Family of man fatally shot sues suspect and woman's estate

October 15, 1998|By Mike Farabaugh | Mike Farabaugh,SUN STAFF

The family of Kent Leonard Cullison has filed a $20 million lawsuit against suspect Smith Harper Dean III and the estate of Sharon Lee Mechalske, Dean's former girlfriend.

Cullison, 30, and Mechalske, 38, were shotgunned to death at her Hampstead home June 14, 1997. Dean, 39, was arrested in the front yard moments after a 911 dispatcher reported hearing gunshots as Mechalske frantically called for help.

The civil lawsuit was filed Tuesday in Carroll County Circuit Court on behalf of Nancy L. Cullison, the mother and personal representative of her son's estate.

The suit claims that Mechalske had a duty to warn Cullison about Dean before she invited Cullison to her home during the late evening June 13, 1997.

Mechalske knew that Dean was "upset and angry that she was seeing Kent Leonard Cullison" soon after she had broken off a relationship with Dean, the lawsuit contends.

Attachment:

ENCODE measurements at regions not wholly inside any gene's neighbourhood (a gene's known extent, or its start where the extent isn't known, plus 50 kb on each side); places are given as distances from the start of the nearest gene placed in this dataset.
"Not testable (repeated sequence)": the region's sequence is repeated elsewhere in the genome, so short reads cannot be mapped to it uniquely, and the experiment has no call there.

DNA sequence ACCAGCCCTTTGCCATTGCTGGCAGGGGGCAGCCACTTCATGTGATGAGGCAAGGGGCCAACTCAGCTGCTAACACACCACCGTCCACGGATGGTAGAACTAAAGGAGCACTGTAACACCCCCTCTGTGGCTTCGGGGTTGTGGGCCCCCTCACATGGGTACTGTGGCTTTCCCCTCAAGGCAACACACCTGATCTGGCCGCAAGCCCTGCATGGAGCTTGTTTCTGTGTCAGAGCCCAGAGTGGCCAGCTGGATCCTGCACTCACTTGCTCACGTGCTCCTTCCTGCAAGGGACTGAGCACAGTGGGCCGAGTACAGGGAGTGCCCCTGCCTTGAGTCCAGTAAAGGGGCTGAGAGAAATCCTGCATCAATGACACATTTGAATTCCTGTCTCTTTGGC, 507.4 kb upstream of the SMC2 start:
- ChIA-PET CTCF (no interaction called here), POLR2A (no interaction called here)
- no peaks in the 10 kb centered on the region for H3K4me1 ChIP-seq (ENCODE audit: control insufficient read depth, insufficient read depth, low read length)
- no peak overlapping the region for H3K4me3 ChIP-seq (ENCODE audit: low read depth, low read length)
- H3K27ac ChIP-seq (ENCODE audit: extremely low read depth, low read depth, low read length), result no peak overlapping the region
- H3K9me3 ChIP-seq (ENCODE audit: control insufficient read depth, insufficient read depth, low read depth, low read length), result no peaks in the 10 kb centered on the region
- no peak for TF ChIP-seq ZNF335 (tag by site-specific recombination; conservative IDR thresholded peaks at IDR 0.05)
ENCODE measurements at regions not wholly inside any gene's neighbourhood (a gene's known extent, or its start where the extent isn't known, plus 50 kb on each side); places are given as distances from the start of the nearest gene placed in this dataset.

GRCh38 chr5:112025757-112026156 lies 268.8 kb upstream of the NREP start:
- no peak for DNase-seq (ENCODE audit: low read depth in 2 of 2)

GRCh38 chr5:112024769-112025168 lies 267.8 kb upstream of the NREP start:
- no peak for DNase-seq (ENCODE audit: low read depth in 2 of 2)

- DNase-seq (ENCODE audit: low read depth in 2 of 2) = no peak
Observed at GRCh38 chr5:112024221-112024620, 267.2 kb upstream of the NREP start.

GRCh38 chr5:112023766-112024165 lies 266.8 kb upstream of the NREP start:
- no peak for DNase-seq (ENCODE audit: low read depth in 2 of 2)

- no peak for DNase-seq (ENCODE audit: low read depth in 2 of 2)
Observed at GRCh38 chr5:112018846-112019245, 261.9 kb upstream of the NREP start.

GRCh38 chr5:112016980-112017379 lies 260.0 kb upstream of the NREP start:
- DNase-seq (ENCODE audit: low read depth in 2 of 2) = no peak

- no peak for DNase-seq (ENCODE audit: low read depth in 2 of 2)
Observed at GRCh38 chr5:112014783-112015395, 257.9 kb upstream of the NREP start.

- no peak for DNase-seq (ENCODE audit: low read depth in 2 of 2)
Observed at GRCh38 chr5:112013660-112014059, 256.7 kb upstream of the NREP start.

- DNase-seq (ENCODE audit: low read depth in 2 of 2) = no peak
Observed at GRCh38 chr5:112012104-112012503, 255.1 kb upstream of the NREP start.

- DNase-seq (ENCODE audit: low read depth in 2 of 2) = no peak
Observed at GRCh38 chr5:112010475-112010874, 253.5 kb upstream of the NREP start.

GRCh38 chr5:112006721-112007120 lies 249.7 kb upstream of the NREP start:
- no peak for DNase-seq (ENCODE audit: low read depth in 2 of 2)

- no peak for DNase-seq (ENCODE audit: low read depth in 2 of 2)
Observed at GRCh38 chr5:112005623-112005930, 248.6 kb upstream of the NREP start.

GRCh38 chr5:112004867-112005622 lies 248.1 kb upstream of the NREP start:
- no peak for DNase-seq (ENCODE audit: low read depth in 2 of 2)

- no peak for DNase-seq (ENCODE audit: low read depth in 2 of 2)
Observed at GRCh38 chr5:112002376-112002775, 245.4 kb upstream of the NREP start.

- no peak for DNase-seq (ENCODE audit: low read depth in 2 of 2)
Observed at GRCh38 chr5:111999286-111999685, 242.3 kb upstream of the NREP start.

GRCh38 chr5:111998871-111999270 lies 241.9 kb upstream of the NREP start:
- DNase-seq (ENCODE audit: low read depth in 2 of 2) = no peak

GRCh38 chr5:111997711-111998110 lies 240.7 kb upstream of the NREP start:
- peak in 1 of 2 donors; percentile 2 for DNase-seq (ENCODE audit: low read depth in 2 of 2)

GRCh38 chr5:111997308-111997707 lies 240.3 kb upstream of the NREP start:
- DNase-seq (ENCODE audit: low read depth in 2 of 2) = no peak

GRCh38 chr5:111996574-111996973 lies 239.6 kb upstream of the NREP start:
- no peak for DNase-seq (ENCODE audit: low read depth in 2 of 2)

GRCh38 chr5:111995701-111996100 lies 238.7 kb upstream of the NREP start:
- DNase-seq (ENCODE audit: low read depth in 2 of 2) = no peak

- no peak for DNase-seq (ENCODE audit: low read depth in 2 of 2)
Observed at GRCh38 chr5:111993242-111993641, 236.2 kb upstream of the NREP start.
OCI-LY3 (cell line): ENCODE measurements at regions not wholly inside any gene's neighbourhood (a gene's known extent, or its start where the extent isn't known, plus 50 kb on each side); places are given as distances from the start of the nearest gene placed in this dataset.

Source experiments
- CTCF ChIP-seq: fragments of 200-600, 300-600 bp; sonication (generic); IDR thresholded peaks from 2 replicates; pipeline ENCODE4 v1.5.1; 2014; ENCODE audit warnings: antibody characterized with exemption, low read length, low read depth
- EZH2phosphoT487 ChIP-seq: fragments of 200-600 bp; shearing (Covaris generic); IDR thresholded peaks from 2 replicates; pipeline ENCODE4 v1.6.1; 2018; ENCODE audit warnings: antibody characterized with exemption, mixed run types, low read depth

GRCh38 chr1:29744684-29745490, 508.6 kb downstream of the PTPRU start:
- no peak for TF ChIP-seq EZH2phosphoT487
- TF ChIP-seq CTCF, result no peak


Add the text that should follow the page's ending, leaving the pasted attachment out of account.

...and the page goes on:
She was aware of Dean's "jealous, controlling and manipulative nature, and his propensity for violence," the suit says.

The Cullisons claim that Mechalske was "under a duty to take reasonable steps to protect those persons whom she invited into her home," and that she breached that duty when she left the door to her home unlocked.

The lawsuit also alleges that Dean carried a 12-gauge shotgun into Mechalske's home and waited for the couple to return, mortally wounding Cullison in the back, and that Cullison experienced "conscious pain and suffering before expiring."

The lawsuit seeks $5 million from Mechalske's estate and $15 million from Dean.

Dean is being held without bail at Clifton T. Perkins Hospital Center in Jessup. He was taken there after attempting suicide in June in a cell at Carroll County Detention Center, five days before his double-homicide trial was scheduled to begin in Howard County, where it was moved because of pretrial publicity.

The case was rescheduled for trial Sept. 28, but it was postponed again so Dean's mental status could be evaluated. His lawyers have filed a plea declaring that he was not criminally responsible by reason of insanity.

The trial is now scheduled for April 5.

M. Gordon Tayback, a Baltimore attorney representing Dean on the criminal charges, said his client had not notified him of the lawsuit.

"If he did request my services, I am not sure that I could represent him because I am being paid by the state to represent the criminal matters," Tayback said.

Thomas F. Stansfield, a Westminster attorney representing Mechalske's estate, declined to comment.

Pub Date: 10/15/98

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